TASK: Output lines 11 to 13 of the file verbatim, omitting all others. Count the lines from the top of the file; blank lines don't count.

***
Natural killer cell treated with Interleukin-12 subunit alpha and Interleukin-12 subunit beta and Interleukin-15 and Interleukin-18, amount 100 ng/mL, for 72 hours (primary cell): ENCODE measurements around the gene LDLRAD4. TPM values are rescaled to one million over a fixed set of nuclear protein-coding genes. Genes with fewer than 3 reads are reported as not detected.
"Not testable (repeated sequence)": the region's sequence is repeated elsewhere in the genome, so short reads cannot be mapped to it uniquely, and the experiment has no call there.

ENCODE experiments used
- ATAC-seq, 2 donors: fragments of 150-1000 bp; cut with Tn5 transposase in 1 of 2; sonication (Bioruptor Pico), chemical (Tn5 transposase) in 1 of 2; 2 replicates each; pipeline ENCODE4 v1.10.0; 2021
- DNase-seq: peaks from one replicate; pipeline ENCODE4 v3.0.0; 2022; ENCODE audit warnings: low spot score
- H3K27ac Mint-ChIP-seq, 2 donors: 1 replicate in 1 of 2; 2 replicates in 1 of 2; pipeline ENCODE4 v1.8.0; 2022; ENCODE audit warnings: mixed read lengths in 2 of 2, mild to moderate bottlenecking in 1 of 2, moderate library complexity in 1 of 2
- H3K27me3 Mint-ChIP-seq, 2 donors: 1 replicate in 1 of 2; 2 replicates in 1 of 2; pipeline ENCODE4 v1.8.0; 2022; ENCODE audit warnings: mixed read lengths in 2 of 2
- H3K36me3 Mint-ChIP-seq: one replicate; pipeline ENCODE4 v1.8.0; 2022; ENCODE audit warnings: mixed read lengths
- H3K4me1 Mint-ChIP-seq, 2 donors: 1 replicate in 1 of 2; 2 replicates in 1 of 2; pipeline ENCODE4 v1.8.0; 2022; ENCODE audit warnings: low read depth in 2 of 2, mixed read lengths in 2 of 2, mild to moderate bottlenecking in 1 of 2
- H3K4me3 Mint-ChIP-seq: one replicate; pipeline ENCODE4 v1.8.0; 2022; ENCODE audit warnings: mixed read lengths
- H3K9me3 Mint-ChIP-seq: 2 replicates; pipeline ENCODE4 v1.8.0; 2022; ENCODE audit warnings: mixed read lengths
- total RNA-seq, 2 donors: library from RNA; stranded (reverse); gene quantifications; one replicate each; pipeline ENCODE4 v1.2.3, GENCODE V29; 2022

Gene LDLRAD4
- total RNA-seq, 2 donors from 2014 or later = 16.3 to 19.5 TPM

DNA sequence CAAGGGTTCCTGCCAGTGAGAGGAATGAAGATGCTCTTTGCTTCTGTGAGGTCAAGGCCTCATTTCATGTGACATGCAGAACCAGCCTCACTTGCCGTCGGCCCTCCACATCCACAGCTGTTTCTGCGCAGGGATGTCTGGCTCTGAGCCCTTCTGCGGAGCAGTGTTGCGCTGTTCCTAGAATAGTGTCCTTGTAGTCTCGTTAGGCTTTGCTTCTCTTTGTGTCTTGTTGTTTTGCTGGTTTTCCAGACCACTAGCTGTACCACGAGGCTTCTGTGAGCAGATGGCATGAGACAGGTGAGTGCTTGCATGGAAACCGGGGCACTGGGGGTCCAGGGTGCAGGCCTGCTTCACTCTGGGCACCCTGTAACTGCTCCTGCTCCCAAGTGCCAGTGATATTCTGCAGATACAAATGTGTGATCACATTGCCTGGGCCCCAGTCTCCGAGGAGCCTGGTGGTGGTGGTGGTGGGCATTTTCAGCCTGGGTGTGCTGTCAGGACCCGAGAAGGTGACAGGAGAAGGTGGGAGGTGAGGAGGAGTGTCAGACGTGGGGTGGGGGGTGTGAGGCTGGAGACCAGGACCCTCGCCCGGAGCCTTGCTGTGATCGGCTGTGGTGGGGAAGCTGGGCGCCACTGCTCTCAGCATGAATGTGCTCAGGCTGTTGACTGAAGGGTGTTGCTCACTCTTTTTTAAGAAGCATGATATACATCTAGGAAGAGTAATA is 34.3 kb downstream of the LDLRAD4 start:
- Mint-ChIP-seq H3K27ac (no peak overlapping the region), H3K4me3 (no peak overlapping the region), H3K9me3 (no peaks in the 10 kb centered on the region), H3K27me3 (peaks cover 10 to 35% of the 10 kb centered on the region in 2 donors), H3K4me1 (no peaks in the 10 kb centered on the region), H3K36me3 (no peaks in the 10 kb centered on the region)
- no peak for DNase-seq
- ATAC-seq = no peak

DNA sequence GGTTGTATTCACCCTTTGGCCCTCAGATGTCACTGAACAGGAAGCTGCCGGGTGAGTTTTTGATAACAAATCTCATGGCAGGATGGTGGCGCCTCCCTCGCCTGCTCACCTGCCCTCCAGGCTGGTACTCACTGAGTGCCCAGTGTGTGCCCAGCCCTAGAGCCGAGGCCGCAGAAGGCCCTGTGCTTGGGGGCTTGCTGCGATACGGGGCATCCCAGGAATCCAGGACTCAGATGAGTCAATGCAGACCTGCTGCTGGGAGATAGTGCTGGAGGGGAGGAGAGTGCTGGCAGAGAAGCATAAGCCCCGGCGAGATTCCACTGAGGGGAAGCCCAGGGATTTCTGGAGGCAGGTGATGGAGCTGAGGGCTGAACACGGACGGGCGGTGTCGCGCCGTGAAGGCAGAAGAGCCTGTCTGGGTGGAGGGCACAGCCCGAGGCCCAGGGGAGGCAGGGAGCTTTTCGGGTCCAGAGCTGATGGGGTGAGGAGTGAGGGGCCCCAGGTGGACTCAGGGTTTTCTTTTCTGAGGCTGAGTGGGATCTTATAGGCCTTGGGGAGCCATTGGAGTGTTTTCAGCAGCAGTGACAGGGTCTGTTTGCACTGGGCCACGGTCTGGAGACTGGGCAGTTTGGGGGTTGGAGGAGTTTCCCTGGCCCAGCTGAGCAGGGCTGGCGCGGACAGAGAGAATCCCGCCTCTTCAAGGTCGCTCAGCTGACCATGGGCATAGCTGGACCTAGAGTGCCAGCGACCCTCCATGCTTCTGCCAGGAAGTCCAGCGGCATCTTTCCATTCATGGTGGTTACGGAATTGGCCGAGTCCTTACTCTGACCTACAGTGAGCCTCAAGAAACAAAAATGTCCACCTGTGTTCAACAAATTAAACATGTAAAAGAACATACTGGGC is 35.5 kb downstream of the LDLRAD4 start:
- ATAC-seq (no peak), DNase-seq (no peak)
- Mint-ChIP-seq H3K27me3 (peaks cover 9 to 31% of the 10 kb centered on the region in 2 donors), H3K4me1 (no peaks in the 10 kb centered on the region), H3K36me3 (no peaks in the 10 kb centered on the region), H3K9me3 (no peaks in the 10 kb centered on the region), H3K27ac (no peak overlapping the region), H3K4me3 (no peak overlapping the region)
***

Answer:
- H3K9me3 Mint-ChIP-seq: 2 replicates; pipeline ENCODE4 v1.8.0; 2022; ENCODE audit warnings: mixed read lengths
- total RNA-seq, 2 donors: library from RNA; stranded (reverse); gene quantifications; one replicate each; pipeline ENCODE4 v1.2.3, GENCODE V29; 2022

Gene LDLRAD4